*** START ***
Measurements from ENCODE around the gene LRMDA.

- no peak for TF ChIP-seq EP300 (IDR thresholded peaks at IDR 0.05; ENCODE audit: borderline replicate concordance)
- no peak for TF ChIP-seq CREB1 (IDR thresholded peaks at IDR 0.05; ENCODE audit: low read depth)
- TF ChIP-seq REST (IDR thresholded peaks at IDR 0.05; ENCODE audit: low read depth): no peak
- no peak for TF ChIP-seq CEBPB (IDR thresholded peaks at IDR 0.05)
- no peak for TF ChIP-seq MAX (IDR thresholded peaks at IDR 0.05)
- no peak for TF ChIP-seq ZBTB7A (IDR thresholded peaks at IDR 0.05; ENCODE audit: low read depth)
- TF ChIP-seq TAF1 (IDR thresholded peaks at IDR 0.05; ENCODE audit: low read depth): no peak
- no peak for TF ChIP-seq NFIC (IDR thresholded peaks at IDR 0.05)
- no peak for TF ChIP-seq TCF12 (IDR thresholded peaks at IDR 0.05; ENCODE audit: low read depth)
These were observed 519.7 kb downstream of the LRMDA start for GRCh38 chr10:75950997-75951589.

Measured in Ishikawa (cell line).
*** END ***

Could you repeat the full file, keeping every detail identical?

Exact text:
Measurements from ENCODE around the gene LRMDA.

- no peak for TF ChIP-seq EP300 (IDR thresholded peaks at IDR 0.05; ENCODE audit: borderline replicate concordance)
- no peak for TF ChIP-seq CREB1 (IDR thresholded peaks at IDR 0.05; ENCODE audit: low read depth)
- TF ChIP-seq REST (IDR thresholded peaks at IDR 0.05; ENCODE audit: low read depth): no peak
- no peak for TF ChIP-seq CEBPB (IDR thresholded peaks at IDR 0.05)
- no peak for TF ChIP-seq MAX (IDR thresholded peaks at IDR 0.05)
- no peak for TF ChIP-seq ZBTB7A (IDR thresholded peaks at IDR 0.05; ENCODE audit: low read depth)
- TF ChIP-seq TAF1 (IDR thresholded peaks at IDR 0.05; ENCODE audit: low read depth): no peak
- no peak for TF ChIP-seq NFIC (IDR thresholded peaks at IDR 0.05)
- no peak for TF ChIP-seq TCF12 (IDR thresholded peaks at IDR 0.05; ENCODE audit: low read depth)
These were observed 519.7 kb downstream of the LRMDA start for GRCh38 chr10:75950997-75951589.

Measured in Ishikawa (cell line).